As discussed elsewhere, insurance can be complicated in a multitude of ways. One example is the differences in how insurance deals with collisions your vehicle may suffer. To break it down, we take a look at the top possibilities for damage to a vehicle. For each case, we’ve detailed who is likely to pay and what coverages could be used for the collision. There’s also a small tangent about how prices may be affected in some situations. Before jumping to a particular case, we advise reading up on the topic of fault below–or at least determining whether you live in a no-fault or tort state (see map).
First: a quick primer on fault
In a no-fault state, the insured almost always gets coverage from their own insurance policy, regardless of the incident. The exception to this is some no-fault states have provisions that allow drivers to sue for additional compensation if the injury or damages exceed some established threshold. States typically define this limit either verbally (severe injury or death) or monetarily (damages exceeding a certain dollar amount).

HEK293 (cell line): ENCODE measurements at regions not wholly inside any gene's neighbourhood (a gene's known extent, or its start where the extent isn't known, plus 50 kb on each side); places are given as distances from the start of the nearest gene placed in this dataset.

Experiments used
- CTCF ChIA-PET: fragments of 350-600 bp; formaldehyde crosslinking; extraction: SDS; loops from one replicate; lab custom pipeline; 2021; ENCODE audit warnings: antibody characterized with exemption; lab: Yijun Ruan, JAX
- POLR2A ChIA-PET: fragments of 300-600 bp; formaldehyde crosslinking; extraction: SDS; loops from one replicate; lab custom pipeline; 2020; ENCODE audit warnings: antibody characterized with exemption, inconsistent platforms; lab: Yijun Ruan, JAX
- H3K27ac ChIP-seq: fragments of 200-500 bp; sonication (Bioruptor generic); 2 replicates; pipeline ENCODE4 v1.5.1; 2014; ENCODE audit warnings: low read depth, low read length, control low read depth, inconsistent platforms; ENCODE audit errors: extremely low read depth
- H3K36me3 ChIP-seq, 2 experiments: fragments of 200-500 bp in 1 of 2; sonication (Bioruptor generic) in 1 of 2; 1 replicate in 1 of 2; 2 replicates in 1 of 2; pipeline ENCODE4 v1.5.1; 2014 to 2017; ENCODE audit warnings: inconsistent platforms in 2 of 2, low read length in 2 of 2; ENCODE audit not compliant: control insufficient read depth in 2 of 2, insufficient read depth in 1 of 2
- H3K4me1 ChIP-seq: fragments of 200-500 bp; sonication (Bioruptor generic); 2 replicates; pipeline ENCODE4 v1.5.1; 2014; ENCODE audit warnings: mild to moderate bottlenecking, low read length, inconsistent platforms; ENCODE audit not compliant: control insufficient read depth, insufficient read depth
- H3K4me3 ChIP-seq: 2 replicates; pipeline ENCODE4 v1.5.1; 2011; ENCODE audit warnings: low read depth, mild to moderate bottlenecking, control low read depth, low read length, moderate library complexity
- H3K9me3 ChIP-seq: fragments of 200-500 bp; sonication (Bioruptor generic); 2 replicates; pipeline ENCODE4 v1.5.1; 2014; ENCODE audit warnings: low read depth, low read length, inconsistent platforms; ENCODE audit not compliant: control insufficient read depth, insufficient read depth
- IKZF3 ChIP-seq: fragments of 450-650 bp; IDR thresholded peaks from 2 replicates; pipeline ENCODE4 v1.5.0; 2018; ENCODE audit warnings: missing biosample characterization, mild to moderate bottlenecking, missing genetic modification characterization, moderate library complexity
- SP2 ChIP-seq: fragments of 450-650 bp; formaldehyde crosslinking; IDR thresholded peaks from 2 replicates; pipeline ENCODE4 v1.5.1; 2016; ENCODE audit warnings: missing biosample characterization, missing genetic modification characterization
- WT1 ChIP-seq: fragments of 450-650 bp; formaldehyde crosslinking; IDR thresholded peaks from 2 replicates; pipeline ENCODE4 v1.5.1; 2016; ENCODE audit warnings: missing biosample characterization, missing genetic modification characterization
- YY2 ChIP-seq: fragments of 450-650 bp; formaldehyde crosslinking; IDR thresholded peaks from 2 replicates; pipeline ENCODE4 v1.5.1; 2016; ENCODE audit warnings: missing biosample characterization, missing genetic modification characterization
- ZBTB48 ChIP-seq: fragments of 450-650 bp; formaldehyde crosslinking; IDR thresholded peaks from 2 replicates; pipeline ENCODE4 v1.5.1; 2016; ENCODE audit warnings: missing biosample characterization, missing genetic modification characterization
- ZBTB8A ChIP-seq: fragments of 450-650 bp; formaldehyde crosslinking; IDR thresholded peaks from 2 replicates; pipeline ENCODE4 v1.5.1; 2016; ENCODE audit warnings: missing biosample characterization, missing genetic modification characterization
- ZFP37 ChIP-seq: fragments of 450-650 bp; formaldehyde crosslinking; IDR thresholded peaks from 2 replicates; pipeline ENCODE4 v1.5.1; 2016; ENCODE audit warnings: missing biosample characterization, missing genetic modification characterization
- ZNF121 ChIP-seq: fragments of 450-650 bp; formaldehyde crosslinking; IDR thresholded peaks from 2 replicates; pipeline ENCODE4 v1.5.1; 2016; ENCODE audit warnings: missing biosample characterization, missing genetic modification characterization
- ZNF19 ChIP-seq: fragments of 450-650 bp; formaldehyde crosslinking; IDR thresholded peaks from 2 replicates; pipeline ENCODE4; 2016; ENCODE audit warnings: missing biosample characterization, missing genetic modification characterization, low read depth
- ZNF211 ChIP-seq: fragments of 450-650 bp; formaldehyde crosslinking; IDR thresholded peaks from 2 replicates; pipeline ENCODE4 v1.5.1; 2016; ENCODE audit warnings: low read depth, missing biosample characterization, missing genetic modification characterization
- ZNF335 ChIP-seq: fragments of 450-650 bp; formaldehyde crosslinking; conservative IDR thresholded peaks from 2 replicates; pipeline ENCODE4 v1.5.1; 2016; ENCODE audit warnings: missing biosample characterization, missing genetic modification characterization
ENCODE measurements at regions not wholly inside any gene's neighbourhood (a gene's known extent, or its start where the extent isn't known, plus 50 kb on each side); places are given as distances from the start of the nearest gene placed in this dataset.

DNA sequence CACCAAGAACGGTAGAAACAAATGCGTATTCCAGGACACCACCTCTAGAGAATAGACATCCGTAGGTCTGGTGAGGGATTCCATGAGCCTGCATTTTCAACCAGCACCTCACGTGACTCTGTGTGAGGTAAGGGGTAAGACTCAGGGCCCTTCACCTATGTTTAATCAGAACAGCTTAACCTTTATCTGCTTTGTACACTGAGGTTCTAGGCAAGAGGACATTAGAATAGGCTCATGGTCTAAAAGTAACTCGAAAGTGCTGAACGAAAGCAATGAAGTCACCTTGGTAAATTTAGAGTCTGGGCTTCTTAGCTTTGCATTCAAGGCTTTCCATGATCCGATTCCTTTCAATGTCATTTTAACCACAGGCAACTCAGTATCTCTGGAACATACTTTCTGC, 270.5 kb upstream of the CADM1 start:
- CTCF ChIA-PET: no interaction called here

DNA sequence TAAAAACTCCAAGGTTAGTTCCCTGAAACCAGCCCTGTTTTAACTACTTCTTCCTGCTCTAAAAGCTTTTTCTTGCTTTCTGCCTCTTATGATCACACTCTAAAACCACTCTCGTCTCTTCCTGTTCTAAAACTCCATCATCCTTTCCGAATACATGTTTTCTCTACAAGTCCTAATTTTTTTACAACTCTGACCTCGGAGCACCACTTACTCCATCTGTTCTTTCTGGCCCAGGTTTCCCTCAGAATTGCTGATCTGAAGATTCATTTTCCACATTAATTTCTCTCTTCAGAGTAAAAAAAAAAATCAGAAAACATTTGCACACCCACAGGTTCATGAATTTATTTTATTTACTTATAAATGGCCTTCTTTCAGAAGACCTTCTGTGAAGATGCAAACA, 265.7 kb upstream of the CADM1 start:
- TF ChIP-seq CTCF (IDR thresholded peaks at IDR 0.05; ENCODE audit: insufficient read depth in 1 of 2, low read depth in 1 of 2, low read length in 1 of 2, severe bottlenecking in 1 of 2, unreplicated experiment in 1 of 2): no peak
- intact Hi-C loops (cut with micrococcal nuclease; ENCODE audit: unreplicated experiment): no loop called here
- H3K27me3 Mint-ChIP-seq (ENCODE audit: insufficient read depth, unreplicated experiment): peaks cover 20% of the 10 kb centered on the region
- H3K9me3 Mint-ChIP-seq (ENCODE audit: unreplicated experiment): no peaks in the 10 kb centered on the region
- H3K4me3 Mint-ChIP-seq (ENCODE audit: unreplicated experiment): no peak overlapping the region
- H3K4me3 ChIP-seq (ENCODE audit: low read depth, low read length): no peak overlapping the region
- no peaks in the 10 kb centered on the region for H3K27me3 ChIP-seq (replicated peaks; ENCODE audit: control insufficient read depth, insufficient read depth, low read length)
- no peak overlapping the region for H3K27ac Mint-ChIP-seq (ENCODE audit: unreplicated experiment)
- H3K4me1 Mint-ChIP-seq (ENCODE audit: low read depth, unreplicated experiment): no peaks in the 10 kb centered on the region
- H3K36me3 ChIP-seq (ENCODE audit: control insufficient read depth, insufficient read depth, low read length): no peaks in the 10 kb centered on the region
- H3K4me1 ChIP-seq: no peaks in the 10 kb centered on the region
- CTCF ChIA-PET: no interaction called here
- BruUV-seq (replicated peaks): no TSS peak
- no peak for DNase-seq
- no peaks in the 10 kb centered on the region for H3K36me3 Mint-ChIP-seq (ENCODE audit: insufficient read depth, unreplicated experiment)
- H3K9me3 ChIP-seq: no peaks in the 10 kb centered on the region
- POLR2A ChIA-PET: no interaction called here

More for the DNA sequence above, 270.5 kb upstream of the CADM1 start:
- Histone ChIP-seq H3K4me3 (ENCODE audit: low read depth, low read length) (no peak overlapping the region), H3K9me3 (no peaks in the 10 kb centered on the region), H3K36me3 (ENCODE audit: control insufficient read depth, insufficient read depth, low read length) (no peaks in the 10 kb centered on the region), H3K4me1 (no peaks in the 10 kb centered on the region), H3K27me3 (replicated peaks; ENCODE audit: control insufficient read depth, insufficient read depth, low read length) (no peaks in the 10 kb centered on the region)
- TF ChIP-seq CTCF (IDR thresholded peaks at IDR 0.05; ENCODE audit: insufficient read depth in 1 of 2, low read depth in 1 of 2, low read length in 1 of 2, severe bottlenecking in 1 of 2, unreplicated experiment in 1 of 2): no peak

Thus, if one driver crashes into another, each driver has self-coverage regardless of fault.
List of no-fault and fault (tort) states
- Monetary threshold: Hawaii, Kansas, Kentucky, Massachusetts, Minnesota, North Dakota, and Utah.
- Verbal threshold: Florida, Michigan, New Jersey, New York, and Pennsylvania.
- In New Jersey, Pennsylvania, and Kentucky, drivers can reject the threshold altogether and sue for injuries regardless.